OBJECTIVE: In the last decade, it was demonstrated that the Mediterranean diet (MD) represents an ideal diet for all age groups and has an important role in the prevention of metabolic and cardiovascular diseases, as well as nonalcoholic fatty liver disease (NAFLD). The aim of the present study was to analyze the association between adherence to the MD and NAFLD, with laboratory and histologic evaluation, in a group of children and adolescents with obesity.
METHODS: We enrolled 243 patients with obesity referred to our department from March 2014 to November 2015. In all patients, we performed abdominal ultrasound and laboratory assays. In selected cases (100 patients) liver biopsy was performed. Level of adherence to the MD was evaluated by a clinical questionnaire, the Mediterranean Diet Quality Index for children and adolescents (KIDMED).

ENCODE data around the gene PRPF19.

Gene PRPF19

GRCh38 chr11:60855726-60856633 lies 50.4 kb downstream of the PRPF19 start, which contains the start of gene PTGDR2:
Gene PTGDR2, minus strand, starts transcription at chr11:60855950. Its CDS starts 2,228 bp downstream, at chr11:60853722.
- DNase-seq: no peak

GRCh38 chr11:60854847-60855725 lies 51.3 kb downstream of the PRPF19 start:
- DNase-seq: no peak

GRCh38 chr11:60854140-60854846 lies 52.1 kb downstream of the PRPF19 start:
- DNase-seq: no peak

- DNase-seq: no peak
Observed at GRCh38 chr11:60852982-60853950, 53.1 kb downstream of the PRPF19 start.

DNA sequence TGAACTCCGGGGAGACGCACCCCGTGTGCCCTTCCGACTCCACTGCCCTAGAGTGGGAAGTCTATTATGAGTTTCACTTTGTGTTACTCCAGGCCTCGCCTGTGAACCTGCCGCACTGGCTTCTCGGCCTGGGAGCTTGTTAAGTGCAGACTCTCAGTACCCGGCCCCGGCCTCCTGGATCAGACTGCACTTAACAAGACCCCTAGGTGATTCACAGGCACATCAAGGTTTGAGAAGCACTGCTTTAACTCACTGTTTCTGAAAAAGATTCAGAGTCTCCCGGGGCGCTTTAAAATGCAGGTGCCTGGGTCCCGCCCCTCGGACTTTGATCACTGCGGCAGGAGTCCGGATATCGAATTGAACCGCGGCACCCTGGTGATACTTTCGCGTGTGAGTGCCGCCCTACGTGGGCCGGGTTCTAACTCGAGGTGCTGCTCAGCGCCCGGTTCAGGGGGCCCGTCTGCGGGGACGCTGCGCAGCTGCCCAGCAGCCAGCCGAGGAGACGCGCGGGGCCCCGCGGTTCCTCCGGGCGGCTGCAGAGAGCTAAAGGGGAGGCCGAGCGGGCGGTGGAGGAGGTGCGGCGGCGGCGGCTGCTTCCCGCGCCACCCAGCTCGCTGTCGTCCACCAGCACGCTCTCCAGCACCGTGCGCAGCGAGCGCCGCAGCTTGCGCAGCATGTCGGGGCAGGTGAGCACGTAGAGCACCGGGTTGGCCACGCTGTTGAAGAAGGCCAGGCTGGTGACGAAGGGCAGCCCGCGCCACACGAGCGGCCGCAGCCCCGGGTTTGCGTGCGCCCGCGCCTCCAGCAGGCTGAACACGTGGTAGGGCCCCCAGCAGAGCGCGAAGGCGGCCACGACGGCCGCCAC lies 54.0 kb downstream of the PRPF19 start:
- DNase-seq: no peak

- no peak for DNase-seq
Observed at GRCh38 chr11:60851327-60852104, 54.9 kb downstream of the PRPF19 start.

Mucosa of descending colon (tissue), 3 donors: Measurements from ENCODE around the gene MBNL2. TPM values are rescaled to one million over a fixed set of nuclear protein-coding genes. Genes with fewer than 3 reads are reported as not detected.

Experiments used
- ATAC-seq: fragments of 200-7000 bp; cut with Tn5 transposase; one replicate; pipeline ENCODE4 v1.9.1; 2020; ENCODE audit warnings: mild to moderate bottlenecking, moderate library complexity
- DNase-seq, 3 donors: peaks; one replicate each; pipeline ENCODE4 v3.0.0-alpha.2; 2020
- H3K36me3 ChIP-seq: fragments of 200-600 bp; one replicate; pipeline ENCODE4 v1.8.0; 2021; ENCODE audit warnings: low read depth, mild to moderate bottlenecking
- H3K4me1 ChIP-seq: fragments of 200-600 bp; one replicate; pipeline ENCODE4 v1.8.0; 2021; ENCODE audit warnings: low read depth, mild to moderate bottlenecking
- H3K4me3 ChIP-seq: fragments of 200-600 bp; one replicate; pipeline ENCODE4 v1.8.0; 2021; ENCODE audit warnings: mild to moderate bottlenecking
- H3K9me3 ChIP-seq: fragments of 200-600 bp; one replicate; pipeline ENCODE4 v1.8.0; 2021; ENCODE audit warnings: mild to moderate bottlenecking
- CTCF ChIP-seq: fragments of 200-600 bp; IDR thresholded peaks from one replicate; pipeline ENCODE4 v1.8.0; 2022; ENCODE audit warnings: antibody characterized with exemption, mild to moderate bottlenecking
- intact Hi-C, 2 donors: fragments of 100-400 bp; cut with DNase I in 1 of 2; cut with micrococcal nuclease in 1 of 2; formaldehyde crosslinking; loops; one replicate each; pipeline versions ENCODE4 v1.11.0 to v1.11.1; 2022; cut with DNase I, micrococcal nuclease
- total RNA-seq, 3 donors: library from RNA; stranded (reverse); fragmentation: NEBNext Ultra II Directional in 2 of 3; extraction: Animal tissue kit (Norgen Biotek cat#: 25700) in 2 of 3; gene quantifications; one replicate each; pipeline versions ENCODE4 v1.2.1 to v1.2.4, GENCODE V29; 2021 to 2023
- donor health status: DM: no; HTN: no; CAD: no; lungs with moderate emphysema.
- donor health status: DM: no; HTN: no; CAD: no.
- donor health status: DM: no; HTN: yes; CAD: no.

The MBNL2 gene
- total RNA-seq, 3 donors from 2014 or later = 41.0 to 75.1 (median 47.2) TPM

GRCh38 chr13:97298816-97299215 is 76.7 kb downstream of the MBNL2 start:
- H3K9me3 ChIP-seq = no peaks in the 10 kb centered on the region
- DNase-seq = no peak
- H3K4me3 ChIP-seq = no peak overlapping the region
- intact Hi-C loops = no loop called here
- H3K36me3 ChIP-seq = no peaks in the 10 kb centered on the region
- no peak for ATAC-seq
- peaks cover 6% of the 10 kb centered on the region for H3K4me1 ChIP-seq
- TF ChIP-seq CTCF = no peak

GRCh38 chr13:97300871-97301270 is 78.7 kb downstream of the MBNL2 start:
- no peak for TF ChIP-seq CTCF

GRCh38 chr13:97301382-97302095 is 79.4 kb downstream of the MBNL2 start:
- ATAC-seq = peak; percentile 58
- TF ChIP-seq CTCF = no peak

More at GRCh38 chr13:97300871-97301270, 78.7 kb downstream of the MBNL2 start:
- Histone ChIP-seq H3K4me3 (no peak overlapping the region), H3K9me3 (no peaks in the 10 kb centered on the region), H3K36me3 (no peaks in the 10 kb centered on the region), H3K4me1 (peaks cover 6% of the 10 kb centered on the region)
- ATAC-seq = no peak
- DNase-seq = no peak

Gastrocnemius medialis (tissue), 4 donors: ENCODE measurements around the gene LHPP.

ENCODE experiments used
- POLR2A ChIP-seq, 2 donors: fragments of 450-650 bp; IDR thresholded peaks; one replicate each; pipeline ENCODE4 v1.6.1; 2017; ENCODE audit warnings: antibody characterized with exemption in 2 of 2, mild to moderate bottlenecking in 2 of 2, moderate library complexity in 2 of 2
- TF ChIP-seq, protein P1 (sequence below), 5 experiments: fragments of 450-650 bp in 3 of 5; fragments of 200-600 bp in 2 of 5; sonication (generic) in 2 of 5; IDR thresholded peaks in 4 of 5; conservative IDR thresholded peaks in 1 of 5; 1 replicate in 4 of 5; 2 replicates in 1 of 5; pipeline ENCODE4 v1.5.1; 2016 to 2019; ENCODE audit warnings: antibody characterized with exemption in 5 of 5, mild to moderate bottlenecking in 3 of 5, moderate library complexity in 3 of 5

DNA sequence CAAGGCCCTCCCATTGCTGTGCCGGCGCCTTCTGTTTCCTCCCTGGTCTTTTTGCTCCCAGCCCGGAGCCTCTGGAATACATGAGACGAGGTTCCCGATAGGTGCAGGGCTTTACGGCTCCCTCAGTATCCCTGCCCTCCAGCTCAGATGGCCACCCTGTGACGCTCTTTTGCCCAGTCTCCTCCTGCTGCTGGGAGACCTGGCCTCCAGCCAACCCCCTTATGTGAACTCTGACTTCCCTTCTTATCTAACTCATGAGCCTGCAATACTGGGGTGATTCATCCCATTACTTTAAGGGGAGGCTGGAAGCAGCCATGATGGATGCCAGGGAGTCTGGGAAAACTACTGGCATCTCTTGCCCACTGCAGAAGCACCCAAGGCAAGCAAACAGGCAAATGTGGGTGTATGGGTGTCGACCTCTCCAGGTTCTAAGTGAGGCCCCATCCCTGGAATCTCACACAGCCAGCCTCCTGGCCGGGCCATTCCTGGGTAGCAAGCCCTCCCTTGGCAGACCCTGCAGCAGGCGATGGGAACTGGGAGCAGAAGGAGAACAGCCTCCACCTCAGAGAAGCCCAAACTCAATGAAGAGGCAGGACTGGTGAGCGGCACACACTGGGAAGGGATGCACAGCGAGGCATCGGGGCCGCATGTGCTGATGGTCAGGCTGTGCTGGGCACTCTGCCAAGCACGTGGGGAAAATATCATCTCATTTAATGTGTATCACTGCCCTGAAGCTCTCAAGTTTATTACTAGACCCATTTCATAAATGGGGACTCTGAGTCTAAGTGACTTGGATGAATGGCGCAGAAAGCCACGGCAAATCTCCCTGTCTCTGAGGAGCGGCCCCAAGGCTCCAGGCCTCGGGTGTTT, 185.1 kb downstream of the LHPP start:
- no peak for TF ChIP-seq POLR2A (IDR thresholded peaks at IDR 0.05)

RESULTS: The prevalence of low KIDMED score was significantly higher in patients with nonalcoholic steatohepatitis compared with other groups; poor adherence to the MD correlated with liver damage, the NAFLD activity score >5, and grade 2 fibrosis. Moreover, in patients with poor adherence to the MD, higher values of C-reactive protein, fasting insulin, homeostatic model assessment of insulin resistance, and homeostatic model assessment of β cell function were observed.
CONCLUSION: The MD could be a safe and inexpensive therapeutic option for children with obesity and NAFLD.
- Diabetes Mellitus/epidemiology
- Diet, Mediterranean/statistics & numerical data
- Non-alcoholic Fatty Liver Disease/epidemiology
- Patient Compliance/statistics & numerical data
- Pediatric Obesity/epidemiology
- Risk Reduction Behavior